Hazy concepts can produce some enjoyable reading.
Evidence of that has been furnished by the recent conference on “Creative Communities”, which has been held at Duke on saturday, november 1st. I understand that the conference itself was an emanation of the HES list, following a question asked by Evelyn Forget in April 2008. Attendees were among those who answered Evelyn’s initial question. Those were the usual suspects working on some other usual suspects: Robert Leonard on The Vienna Circle, Ross Emmett on the Chicago School, Loic Charles on Quesnay’s circles and Craufurd Goodwin on the Bloomsbury group. Bruce Larson provided the opening speech and Evelyn Forget presented a paper on the US economists doing economic policy at the Office of Economic Opportunities in the 1960s. That episode, which is not well known among economists and historians, seems very interesting to me, because it is my feeling that the history of economics as it has been done until now has on the whole ignored the importance of economic policy and more generally of the work that has been done by social workers, statisticians, propagandists, journalists and bureaucrats at the crossroads of creation and diffusion of economic knowledge.
The other contributions were similarly interesting and produced many thoughtful comments from the audience. I particularly enjoyed Ross Emmett’s article on the Chicago School of economics, and its emphasis on the worshop, the seminar organized by the Chicagoans to train their graduate students and spread the Price Theory to the rest of the academics – involving some painful paper bashing from senior Chicago professors toward their students and guest lecturers.
Yet I have to confess that, while I learned a lot from individual contributions, I did not learn as much about the whole idea of “Creative Community”, a term that does not make much sense to me. What is the difference between a “Creative Community” and a “Collaborative Circle”? As Roy Weintraub suggested during the conference, it is even doubtful that the term “creativity” is of any interest as a historical concept. It results from this that the real contribution of the conference was elsewhere. Actually, it showed that good articles are easily obtained when the emphasis is placed on social relations in the process of creation and diffusion of (scientific) knowledge rather than on individual contributions or on the text itself. Said in other terms, good contributions to the history of economics require at least some understanding of the context. Though it would be rather easy to say that we already knew that, as historians of science have done such work for decades, I will simply say that I was delighted to see how the discussion turned naturally to the questions that interest me the most. Should we use the word “schools”? How collaborations occur? How one’s personality toward his friends and collaborators affect the work that is done? Are we focused too much on the output of scientific research and not enough on the process itself?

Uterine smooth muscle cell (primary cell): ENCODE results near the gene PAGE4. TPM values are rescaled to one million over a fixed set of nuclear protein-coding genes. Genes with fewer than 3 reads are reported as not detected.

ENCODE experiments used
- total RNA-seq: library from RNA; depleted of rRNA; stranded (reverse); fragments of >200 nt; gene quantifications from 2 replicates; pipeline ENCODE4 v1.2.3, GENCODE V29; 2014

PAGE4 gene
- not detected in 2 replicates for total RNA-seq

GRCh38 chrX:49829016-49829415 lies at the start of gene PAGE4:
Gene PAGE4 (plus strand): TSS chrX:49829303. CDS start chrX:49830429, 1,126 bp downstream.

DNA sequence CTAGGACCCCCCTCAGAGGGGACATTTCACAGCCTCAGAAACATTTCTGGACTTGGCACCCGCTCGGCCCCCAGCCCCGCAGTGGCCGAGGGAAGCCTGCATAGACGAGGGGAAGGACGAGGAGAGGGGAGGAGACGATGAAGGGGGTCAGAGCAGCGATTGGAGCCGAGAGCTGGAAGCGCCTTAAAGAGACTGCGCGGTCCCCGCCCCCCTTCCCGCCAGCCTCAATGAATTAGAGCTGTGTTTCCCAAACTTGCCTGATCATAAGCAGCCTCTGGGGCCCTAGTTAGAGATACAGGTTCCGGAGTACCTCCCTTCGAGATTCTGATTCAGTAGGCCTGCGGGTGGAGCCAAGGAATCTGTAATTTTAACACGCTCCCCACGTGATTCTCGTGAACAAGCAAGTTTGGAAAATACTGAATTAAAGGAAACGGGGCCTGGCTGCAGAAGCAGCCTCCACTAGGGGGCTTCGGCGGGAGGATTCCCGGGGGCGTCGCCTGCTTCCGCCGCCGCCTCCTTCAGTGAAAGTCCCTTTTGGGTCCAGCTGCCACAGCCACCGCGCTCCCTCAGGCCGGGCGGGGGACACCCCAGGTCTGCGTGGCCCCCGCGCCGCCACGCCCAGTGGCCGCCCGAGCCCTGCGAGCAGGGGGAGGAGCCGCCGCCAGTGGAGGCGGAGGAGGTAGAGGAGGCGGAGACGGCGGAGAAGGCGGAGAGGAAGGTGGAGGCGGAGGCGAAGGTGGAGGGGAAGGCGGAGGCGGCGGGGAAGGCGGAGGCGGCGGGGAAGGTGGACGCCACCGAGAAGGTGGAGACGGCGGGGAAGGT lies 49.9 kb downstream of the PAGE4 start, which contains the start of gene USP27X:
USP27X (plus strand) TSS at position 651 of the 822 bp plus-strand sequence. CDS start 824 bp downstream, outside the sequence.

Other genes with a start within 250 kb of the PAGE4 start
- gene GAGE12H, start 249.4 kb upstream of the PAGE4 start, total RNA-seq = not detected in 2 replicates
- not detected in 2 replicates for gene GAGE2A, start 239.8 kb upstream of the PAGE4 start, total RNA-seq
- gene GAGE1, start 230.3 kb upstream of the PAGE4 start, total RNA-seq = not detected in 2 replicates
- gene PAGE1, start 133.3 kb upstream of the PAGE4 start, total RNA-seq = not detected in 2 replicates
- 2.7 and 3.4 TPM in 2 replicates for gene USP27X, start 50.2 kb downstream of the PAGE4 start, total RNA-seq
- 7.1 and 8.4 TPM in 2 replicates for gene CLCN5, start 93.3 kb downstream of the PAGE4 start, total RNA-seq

For this reason, I don’t think that the output of the conference should be a specific issue or a mini-symposium in a HET journal. If those contributions were to be fully developed and joined by some others, I would rather see a kind of SSK Reader following from this. But my wish might be at odds with the feelings and expectations of the other participants.